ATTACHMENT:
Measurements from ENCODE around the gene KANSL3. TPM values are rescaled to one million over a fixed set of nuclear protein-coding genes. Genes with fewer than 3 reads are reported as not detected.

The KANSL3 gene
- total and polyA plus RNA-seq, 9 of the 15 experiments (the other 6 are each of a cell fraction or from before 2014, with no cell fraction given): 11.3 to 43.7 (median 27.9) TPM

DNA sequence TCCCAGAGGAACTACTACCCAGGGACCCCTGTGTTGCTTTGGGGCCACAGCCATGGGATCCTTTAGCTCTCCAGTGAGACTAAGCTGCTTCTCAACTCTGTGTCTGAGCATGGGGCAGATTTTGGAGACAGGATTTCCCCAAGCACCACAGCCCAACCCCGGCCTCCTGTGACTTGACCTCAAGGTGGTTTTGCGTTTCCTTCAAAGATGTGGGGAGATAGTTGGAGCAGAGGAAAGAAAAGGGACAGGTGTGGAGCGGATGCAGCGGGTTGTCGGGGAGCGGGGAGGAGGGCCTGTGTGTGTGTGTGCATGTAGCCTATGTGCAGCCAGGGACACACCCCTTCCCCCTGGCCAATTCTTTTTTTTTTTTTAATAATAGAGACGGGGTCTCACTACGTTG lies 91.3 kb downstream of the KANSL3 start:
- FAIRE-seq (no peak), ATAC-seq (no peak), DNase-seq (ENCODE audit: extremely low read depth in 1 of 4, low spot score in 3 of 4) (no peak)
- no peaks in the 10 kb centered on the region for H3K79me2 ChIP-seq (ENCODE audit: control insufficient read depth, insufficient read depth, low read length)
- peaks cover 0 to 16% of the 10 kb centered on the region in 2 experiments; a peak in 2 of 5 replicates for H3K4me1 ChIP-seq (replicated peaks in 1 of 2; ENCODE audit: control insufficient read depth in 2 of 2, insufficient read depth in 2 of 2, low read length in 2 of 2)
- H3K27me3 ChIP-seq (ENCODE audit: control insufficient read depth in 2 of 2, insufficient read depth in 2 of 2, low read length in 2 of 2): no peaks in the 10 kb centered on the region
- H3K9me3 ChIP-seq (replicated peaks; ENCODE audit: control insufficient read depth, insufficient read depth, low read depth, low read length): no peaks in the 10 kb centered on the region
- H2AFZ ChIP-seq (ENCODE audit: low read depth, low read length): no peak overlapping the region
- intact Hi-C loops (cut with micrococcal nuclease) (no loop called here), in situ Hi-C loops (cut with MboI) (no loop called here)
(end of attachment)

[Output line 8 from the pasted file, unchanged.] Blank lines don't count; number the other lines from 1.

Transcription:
- H3K27me3 ChIP-seq (ENCODE audit: control insufficient read depth in 2 of 2, insufficient read depth in 2 of 2, low read length in 2 of 2): no peaks in the 10 kb centered on the region